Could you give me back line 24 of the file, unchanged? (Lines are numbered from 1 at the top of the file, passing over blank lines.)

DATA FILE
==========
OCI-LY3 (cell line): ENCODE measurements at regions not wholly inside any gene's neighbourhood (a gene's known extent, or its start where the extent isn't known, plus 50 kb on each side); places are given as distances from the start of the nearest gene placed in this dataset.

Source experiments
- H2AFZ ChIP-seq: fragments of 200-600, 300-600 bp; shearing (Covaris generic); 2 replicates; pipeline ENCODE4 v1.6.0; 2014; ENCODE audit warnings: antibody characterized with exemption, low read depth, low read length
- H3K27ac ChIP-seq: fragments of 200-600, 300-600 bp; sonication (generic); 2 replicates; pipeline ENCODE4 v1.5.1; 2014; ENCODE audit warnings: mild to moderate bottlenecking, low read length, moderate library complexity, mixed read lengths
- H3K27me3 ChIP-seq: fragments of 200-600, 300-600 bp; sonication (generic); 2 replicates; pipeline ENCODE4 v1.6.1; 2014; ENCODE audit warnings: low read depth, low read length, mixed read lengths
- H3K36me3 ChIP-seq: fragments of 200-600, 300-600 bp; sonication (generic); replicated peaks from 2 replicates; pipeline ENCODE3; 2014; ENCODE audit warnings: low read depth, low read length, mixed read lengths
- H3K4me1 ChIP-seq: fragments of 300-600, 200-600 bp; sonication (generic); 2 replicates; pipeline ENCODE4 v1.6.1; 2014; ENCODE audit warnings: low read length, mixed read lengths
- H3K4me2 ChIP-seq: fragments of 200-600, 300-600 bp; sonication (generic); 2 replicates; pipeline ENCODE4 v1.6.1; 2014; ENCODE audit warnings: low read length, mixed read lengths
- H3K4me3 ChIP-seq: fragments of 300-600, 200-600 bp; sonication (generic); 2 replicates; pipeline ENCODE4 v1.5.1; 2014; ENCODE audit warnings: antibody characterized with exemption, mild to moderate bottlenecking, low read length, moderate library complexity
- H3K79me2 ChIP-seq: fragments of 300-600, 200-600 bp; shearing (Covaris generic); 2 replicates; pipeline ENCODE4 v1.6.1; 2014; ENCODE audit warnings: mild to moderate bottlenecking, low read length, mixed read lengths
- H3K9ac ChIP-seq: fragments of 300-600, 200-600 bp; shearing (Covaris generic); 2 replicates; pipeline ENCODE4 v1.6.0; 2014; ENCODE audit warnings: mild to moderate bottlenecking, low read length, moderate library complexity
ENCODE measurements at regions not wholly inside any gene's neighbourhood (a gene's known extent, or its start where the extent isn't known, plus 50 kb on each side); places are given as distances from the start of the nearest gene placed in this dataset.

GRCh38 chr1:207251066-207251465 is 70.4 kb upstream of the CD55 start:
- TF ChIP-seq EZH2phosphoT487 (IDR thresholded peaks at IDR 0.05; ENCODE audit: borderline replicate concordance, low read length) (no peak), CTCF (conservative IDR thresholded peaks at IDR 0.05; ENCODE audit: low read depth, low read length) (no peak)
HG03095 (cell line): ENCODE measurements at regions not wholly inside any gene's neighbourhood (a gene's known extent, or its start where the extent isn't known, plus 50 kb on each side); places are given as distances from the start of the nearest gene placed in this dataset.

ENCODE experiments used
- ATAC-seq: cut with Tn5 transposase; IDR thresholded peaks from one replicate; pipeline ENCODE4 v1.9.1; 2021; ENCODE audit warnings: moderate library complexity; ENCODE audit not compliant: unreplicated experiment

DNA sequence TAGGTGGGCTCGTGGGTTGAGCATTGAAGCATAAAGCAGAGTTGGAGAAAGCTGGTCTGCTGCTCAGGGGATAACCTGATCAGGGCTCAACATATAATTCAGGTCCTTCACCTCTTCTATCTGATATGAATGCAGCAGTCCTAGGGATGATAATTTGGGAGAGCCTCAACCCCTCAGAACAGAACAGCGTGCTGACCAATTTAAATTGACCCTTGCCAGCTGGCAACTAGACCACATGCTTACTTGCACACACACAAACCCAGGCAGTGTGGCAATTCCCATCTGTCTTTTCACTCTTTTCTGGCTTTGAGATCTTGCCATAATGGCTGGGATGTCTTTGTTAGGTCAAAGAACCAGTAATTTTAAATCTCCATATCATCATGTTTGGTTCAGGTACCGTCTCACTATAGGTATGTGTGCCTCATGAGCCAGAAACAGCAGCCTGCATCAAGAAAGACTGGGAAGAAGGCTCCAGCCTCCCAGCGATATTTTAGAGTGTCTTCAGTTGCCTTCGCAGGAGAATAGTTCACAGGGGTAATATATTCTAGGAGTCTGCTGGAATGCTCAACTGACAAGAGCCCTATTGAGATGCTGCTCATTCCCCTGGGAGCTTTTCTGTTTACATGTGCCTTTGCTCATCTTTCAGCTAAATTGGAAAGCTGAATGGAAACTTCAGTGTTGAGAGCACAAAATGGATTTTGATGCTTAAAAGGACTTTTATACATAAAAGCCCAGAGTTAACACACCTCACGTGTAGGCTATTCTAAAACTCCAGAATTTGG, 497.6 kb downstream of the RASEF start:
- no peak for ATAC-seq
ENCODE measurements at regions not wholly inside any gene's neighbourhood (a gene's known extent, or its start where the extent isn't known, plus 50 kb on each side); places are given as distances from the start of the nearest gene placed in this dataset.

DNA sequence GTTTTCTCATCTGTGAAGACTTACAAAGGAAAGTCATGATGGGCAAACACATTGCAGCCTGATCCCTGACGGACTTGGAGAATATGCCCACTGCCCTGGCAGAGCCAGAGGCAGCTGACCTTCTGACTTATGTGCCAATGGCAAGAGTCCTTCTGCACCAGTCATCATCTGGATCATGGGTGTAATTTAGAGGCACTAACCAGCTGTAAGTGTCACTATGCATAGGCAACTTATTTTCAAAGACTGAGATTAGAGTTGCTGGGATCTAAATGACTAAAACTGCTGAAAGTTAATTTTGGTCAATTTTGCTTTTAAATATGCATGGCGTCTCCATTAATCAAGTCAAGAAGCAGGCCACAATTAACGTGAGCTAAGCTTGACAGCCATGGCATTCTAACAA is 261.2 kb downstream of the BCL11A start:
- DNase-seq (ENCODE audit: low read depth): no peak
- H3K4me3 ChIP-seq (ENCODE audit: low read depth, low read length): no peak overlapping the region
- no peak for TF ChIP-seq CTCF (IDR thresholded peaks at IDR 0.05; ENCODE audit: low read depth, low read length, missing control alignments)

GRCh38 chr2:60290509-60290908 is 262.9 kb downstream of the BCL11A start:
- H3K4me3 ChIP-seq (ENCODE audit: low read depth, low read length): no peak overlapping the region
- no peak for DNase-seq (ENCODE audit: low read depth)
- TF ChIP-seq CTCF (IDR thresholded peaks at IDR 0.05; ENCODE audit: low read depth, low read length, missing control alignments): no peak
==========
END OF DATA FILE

- no peak for TF ChIP-seq CTCF (IDR thresholded peaks at IDR 0.05; ENCODE audit: low read depth, low read length, missing control alignments)